In 1896 and for over 20 years, United States Supreme Court Justice John Marshall Harlan (the elder) would arrive at Columbian University in Washington, D.C. at 7pm to teach Constitutional Law to the assembled group of law students, most of whom worked as government clerks during the day. He also taught domestic relations, commercial law, evidence, torts, and property. (See Nowak, Justice Harlan’s Lecture’s at George Washington Law School) Justice Harlan was the lone dissent that year in the infamous case of Plessy v. Ferguson. I would imagine whatever he might have said about the case, just decided, would be somewhat restrained, but no less fascinating – could he have taught even the same day as he had written “in view of the Constitution, in the eye of the law, there is in this country no superior, dominant, ruling class of citizens. There is no caste here. Our Constitution is color-blind, and neither knows nor tolerates classes among citizens”? Is such an arrangement even conceivable today? Harlan considered his role as part-time law professor ‘the most interesting part’ of his life-work. (See Chapter 2 of Przybyszewski’s bio). In 1902, George Washington University joined the AALS and night classes were ended. The academicization of legal education has been historically hostile to part-time legal education, often for reasons that have nothing to do with learning. A hamfisted approach that treats part-time education as merely a flawed derivative is bound to repeat that history.

Elizabeth Warren on the link between Healthcare and Bankruptcy

Video of Harvard Law Professor Elizabeth Warren discussing the statistical links between health care and bankruptcy. The most revealing statistic -

75% of the families who ended up in bankruptcy in the aftermath of a serious medical problem had health insurance at the onset of the illness or accident that ultimately landed them in bankruptcy; they had health insurance – in other words they played by the rules in every possible way – got a good education, got a good job, bought a home, had health insurance and yet the system is so misdesigned in terms of how big the bills can be and how narrow the protection from health insurance is.

More at the Warren Reports Blog

Carnegie Council: The International Judge: An Introduction to the Men and Women Who Decide the World’s Cases

In the course of some research, I came across this very interesting introduction to the world of international judges from a Carnegie Council forum earlier this year. The International Judge: An Introduction to the Men and Women Who Decide the World’s Cases, Cesare P. R. Romano, Stephen M. Schwebel, Daniel Terris. Click the links below for the video and transcript. The entire presentation is a little over an hour long, with excerpts from YouTube below.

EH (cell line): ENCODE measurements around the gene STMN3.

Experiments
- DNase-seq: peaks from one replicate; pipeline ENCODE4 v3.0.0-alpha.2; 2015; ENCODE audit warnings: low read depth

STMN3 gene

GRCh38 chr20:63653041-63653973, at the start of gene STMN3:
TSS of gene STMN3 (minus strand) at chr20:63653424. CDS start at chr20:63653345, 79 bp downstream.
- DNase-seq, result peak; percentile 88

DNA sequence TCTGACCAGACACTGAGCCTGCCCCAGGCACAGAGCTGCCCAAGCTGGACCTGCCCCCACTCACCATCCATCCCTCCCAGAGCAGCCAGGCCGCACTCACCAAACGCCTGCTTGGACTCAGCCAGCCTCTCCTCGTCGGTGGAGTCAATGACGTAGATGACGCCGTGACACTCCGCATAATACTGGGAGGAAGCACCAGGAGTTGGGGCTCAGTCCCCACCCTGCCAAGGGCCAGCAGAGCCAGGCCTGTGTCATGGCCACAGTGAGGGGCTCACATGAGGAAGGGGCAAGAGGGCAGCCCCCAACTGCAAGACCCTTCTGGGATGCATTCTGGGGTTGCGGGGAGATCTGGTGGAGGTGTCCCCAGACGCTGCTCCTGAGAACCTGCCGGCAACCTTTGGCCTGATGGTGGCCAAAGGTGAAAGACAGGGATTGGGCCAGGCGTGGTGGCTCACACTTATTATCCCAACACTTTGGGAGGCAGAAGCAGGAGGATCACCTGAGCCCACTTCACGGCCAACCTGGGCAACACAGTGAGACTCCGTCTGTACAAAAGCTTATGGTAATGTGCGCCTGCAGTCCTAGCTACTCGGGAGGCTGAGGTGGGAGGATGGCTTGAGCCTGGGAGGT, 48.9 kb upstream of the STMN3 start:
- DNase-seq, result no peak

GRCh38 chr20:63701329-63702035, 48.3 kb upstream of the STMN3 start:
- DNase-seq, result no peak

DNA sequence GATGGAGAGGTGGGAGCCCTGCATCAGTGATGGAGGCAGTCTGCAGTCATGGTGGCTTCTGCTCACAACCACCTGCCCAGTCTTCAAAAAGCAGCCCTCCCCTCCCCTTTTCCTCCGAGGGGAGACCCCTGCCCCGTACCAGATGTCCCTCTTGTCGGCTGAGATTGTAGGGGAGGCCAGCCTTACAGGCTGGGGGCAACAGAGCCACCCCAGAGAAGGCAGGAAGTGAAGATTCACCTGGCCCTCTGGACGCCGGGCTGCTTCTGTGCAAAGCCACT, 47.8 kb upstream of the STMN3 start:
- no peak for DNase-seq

Moderating Blog Comments – A Word from Your Sponsor

Kevin O’Keefe at LexBlog brought up an excellent conversation on Moderating law blog comments : The New York Times protocol. Comments are just a part of life in the blogosphere and even a local cable access blog like this one gets its fair share. The comments range from the silent majority, to the regulars, an occasional troll and a legion of spammers. Those new to blogging are sometimes shocked at what passes for civilized discussion. The advice your mother used to give you – that if you had nothing nice to say, not to say anything at all – has no adherents on the web. If anything the opposite is the default rule – if you only have something nice to say, why bother?

Netiquette of Comment Moderation

Basic netiquette renders even a personal blog like this one something of a communal area; there’s a tacit agreement among readers and writers of blogs of transparency and intellectual honesty that most bloggers feel requires them to allow space for other points of view, no matter how misguided. Essentially, by providing a mechanism for comments at all, I’m inviting this kind of community participation – and if I censor it, I make myself the worst kind of netizen; if people are going to take the time to write something, the implied agreement is that I won’t kill it. As a result, I’ll pretty much approve anything that comes from a real person, even if that person is seriously deranged.

The Blawgraphy’s Rules of Comment Moderation

Generally I will not approve:

  1. Anything in another language – mostly because I’m a dumb American and can’t read it.
  2. Content that is nasty, impolite or slanderous of another person – I’ve pretty much made myself fair game to a certain extent, but others have not and I feel no obligation to assist in that kind of conduct.